Monday, 28 September 2015

The Welsh – The Original Britons (Welsh History)

As Simon Weston writes in the foreword to Highlights of Welsh History,
'The Welsh have always been fighters. Always seemingly caught up in some battle or other. Often against one another! But throughout history, it is this tenacity of spirit that has ensured the survival of this great people against all odds. Thankfully, not all these battles have been ones of bloodshed: there are great tales of cultural, spiritual and moral courage to be told too, as men and women of Wales have sought to defend and promote those values and virtues that have distinguished them as a breed apart over the centuries.'

Until well into the 12th century, the Welsh still referred to themselves as Britons. They treasured a set of fables and myths proving the Welsh to be the earliest and prime people of the British Isles. They never gave up on the dream of one day seeing the whole of Britain united again under their control, from London. Later they called themselves Cymry – fellow countrymen. Today, the Welsh word for Wales is Cymru.
The Celtic people lived in Britain from about 1,000BC, and were dominant until the coming of the Romans in 43AD. The Romans gradually pushed the Celts westwards and northwards, into Ireland, Scotland, Cornwall and Wales. Despite events like the destruction of the Druids on Anglesey by Suetonius Paulinus in 61AD, Wales was largely untouched by Roman occupation.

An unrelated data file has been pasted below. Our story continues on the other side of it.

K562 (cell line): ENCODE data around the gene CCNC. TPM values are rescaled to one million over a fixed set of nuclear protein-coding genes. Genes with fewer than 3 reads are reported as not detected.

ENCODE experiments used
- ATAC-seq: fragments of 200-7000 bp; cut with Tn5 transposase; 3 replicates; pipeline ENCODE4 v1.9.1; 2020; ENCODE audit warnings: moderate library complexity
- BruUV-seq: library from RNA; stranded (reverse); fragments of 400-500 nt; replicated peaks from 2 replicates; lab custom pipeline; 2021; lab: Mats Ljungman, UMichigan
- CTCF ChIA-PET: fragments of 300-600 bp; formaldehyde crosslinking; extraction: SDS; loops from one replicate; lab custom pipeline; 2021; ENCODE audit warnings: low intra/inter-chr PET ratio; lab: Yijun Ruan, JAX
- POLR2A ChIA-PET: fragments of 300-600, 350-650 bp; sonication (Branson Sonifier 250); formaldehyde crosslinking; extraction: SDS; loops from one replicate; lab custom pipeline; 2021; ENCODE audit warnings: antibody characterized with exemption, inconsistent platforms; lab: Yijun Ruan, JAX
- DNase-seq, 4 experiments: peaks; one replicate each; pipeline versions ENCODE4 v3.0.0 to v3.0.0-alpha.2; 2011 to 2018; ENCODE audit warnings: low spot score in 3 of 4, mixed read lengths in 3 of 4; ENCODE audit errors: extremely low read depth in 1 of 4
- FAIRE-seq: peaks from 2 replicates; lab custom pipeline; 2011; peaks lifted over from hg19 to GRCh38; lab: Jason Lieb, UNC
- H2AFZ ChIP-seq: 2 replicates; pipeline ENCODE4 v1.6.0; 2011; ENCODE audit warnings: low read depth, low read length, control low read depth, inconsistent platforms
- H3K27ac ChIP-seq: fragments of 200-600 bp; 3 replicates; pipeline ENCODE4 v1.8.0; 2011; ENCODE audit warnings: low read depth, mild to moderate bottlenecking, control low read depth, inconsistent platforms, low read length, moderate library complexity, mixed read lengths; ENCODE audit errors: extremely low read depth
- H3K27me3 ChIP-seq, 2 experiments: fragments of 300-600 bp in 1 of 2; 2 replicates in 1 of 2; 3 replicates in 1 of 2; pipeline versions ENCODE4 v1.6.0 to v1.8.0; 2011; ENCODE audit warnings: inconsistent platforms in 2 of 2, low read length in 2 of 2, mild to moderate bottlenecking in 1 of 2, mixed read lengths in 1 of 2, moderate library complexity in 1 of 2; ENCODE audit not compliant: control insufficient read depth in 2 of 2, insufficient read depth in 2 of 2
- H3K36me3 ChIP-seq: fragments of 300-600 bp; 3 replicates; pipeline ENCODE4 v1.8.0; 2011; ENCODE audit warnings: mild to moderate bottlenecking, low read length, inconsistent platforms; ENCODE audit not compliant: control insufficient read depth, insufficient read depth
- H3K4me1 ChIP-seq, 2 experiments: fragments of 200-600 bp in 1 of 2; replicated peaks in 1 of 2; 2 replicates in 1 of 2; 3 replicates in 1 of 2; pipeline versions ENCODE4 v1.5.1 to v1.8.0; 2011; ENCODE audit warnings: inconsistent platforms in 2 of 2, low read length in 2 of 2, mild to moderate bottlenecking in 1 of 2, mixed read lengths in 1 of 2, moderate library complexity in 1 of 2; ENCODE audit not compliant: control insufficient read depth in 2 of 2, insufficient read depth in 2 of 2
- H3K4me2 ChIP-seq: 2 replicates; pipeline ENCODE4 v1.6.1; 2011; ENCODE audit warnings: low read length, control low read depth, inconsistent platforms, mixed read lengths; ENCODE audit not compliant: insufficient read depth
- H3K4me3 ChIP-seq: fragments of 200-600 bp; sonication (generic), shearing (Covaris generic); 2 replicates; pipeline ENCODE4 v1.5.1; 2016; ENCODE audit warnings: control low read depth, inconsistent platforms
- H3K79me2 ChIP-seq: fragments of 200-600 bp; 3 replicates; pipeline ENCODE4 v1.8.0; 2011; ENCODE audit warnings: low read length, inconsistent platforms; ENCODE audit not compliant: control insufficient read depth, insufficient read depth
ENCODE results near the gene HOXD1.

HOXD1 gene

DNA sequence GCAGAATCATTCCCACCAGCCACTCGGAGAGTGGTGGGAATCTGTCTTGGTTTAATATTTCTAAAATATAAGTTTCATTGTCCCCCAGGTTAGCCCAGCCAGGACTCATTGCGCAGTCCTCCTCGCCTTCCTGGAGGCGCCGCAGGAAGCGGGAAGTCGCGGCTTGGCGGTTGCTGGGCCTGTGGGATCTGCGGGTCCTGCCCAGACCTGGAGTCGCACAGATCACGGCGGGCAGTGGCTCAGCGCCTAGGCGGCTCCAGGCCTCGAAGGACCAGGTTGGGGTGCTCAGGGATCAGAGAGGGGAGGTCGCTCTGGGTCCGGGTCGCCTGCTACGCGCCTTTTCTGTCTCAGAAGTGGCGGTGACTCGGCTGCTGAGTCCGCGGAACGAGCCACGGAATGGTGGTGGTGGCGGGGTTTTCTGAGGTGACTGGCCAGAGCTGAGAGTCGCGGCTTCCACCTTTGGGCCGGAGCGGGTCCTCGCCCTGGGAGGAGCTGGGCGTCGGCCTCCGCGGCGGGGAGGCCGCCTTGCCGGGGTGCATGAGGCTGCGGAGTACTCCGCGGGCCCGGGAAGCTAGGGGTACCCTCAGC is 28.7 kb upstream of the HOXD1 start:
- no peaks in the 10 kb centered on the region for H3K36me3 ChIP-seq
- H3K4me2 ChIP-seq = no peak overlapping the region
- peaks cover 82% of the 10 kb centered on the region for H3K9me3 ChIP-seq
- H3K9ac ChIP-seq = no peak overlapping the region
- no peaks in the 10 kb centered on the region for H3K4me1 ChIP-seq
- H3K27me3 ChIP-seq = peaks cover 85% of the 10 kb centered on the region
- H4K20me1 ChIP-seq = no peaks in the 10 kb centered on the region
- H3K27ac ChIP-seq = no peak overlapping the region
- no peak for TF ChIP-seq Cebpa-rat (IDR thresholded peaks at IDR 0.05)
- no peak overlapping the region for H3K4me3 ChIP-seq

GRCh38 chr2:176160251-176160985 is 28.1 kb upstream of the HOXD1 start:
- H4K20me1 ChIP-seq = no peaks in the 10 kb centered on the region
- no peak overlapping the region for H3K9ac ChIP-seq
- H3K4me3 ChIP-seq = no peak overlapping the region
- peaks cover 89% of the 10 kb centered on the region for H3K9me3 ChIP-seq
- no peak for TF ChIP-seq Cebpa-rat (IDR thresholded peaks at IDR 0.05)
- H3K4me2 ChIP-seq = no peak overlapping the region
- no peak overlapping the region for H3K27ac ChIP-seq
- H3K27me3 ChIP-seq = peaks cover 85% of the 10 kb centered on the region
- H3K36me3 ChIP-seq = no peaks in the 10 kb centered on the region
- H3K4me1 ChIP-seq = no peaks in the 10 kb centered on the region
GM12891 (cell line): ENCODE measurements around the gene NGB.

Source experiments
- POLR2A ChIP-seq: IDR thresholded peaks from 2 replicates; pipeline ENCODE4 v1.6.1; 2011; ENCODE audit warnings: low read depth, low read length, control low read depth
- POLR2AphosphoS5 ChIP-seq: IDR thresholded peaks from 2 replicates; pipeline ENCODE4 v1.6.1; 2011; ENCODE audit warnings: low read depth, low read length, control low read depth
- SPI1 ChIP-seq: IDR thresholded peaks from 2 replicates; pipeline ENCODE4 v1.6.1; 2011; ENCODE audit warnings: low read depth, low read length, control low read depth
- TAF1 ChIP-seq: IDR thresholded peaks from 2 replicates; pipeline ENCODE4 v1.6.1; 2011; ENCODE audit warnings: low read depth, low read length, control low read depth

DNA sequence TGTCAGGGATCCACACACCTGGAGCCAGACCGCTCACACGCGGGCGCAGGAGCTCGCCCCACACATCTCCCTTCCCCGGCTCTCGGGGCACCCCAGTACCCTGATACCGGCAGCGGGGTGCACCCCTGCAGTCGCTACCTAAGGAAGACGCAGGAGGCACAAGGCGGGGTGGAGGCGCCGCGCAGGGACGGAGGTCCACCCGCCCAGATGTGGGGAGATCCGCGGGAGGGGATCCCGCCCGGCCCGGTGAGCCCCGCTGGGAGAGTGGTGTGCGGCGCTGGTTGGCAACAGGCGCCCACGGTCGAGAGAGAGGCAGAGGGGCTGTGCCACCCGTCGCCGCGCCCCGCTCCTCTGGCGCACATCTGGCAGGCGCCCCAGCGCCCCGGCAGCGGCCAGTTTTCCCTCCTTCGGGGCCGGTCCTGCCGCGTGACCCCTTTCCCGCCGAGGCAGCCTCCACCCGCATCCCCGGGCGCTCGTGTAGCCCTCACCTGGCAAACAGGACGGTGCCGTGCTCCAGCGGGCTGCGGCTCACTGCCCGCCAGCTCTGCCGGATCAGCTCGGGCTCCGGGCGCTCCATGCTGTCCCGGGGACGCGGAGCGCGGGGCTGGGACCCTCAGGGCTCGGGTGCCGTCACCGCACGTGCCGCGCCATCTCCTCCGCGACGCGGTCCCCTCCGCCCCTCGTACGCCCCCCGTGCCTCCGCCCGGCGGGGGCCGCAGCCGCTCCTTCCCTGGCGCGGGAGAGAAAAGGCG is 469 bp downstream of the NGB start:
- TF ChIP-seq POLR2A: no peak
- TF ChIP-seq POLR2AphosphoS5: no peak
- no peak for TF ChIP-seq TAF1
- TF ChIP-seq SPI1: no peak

The art, language and traditions of the Celts were not much affected by the Roman occupation, so that when the legions left in 410AD, enough of the old culture remained to make it markedly different. The Celts spoke a language that had two distinct strands, Brythonic and Goedelic. Goedelic was spoken in northern Scotland and Ireland, Brythonic in Wales and Cornwall. (Also in Brittany in France, and even today native Welsh speakers visiting Brittany can understand some of the local dialect.)
Brythonic was also spoken in the kingdoms around modern-day Strathclyde, Carlisle and Edinburgh, and there were continuous links between there and Wales into the 6th century. But after the Romans left, the Saxons pushed north and west and cut the Welsh off from the other Celtic peoples. When King Offa of Mercia built his dyke in the eighth century to define his borders it also defined Wales as a separate entity for the first time.

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